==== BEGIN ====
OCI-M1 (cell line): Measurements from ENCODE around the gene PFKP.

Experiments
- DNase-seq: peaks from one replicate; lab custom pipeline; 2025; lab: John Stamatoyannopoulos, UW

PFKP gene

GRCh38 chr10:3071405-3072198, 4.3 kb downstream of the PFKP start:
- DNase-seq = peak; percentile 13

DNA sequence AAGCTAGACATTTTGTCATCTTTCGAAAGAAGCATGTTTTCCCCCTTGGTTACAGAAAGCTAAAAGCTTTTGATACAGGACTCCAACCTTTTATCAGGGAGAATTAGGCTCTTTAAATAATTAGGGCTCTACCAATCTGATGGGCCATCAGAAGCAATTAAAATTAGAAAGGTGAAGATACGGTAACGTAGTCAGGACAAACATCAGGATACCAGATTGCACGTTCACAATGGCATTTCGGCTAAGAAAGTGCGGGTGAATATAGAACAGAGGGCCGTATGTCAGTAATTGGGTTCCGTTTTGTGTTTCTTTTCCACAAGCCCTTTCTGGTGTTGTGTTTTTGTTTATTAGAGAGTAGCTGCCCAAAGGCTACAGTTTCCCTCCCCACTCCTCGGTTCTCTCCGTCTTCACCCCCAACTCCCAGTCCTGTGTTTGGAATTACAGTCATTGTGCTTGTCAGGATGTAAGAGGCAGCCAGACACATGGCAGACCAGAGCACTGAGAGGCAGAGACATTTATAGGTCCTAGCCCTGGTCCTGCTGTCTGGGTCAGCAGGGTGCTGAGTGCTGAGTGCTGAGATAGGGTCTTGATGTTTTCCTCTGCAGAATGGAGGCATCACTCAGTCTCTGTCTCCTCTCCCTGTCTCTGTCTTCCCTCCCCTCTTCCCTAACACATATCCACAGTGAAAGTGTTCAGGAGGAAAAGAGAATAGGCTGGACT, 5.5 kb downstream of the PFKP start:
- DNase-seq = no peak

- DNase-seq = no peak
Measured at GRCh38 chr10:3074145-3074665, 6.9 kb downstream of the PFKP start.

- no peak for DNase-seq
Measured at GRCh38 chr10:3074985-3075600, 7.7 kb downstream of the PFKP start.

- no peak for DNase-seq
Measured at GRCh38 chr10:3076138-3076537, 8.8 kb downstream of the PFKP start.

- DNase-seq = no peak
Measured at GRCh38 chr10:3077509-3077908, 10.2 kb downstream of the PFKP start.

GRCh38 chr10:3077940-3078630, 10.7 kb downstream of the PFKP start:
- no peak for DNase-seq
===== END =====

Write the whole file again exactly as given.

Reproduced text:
OCI-M1 (cell line): Measurements from ENCODE around the gene PFKP.

Experiments
- DNase-seq: peaks from one replicate; lab custom pipeline; 2025; lab: John Stamatoyannopoulos, UW

PFKP gene

GRCh38 chr10:3071405-3072198, 4.3 kb downstream of the PFKP start:
- DNase-seq = peak; percentile 13

DNA sequence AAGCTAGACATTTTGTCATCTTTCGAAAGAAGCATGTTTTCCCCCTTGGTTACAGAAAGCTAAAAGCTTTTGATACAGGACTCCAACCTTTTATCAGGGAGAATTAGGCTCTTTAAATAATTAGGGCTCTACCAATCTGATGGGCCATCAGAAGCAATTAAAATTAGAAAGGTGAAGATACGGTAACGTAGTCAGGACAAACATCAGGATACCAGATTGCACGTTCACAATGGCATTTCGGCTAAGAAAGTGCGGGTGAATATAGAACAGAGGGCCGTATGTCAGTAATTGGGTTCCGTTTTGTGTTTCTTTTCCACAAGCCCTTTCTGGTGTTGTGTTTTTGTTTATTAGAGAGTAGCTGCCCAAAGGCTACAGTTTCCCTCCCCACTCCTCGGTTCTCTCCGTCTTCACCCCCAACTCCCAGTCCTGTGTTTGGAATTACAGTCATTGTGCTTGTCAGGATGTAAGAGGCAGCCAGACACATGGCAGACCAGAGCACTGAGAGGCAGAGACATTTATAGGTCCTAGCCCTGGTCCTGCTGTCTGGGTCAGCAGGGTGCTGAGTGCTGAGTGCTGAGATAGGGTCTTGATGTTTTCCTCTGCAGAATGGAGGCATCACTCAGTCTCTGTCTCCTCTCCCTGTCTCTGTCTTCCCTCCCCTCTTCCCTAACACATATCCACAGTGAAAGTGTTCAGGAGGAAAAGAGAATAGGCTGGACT, 5.5 kb downstream of the PFKP start:
- DNase-seq = no peak

- DNase-seq = no peak
Measured at GRCh38 chr10:3074145-3074665, 6.9 kb downstream of the PFKP start.

- no peak for DNase-seq
Measured at GRCh38 chr10:3074985-3075600, 7.7 kb downstream of the PFKP start.

- no peak for DNase-seq
Measured at GRCh38 chr10:3076138-3076537, 8.8 kb downstream of the PFKP start.

- DNase-seq = no peak
Measured at GRCh38 chr10:3077509-3077908, 10.2 kb downstream of the PFKP start.

GRCh38 chr10:3077940-3078630, 10.7 kb downstream of the PFKP start:
- no peak for DNase-seq